- Recipients are given preferential accommodations at on-base billeting facilities, are provided with special military ID cards, plus access to on-base commissary and BX/PX privileges.
- Some base facilities offer special parking spaces, plus access to on-base recreation facilities. This on-base access is normally limited to currently serving military members, retirees, and dependents with valid military ID. Those who did not retire, but separated from the military don’t have such access otherwise.
- Invites to presidential inauguration events and special recognition ceremonies at the state and local level.
- A variety of non-military benefits. Those include special license plates, licenses, and ID cards with application requirements and availability varying by state.
- Some private companies offer special gifts, incentive programs, or access for Medal of Honor awardees and others receiving high military honors such as The Purple Heart. Individual programs and requirements may vary.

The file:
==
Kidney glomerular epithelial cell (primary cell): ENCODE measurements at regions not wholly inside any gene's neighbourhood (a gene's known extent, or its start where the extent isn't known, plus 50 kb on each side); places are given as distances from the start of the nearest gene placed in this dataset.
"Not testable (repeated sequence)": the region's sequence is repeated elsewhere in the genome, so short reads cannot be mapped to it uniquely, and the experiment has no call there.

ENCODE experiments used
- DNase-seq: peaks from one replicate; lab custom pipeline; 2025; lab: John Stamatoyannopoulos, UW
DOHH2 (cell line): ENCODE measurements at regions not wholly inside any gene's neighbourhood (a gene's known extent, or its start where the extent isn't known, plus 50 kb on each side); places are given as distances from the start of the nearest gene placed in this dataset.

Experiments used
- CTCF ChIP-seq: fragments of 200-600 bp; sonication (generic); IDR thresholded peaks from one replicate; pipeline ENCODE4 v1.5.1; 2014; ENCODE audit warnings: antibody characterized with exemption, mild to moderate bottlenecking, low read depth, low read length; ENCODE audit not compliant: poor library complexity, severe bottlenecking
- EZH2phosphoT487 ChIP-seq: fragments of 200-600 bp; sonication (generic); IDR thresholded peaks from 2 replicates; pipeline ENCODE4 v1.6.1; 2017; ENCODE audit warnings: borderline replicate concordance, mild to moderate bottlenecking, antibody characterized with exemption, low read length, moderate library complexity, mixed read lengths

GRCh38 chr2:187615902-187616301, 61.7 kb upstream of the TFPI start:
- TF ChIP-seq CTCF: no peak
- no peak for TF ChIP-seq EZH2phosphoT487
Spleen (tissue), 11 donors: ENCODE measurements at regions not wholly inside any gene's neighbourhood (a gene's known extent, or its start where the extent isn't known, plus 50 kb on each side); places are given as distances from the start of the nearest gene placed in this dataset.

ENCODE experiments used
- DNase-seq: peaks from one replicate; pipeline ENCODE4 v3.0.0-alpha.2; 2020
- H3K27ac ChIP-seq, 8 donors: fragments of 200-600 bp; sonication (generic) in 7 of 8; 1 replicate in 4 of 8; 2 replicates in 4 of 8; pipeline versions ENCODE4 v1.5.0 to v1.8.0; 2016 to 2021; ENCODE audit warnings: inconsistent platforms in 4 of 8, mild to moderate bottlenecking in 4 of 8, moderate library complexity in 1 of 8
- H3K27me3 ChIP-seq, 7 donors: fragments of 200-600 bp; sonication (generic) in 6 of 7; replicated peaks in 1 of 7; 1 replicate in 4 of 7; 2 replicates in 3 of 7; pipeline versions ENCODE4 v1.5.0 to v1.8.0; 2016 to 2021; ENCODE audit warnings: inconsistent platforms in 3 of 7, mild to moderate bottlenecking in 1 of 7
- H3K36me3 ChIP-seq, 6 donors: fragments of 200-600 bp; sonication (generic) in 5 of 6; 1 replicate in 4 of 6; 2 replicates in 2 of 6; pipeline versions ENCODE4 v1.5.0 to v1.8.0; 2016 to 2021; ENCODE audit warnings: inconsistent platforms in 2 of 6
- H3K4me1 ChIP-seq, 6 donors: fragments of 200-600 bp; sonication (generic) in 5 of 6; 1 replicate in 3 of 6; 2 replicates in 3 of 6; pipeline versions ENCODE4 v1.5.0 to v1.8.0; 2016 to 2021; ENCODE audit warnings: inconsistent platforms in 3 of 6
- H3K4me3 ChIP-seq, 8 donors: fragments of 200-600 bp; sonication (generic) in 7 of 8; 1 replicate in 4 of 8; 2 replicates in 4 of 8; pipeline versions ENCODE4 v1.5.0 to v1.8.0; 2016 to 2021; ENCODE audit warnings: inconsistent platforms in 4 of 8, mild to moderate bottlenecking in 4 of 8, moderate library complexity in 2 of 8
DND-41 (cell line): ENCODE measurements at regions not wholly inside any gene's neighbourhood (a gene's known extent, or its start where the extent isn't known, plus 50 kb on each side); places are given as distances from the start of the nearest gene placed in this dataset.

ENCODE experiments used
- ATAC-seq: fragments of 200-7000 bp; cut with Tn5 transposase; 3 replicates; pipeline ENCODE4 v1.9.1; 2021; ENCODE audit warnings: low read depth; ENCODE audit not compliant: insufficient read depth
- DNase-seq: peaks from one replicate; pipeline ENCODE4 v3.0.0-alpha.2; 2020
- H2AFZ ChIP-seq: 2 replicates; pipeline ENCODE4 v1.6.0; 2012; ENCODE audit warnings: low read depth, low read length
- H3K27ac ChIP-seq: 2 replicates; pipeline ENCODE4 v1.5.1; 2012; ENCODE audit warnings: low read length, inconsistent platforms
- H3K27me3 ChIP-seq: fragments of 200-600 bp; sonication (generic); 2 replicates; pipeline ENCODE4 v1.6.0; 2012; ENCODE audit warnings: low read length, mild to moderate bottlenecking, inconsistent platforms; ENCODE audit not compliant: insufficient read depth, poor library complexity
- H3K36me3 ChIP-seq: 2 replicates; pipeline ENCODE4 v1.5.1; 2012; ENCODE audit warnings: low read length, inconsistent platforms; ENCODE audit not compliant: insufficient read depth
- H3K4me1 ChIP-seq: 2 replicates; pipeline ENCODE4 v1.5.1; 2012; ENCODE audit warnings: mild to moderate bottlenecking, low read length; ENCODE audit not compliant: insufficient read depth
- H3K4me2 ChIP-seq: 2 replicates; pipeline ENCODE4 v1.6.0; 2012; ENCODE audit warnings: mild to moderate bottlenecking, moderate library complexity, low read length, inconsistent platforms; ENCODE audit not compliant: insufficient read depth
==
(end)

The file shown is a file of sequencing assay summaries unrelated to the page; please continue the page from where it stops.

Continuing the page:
- Surviving spouses and dependent children of Medal of Honor awardees may, depending on the state, be eligible to receive added consideration for state education benefits.
- Special military burial honors including headstones with gold lettering and a nine-member team of six pallbearers, a chaplain, an officer-in-charge or non-commissioned-officer-in-charge and a bugler.
- Uniform privileges which allow recipients to wear their uniforms at any time or place they choose, unlike other military personnel or retirees.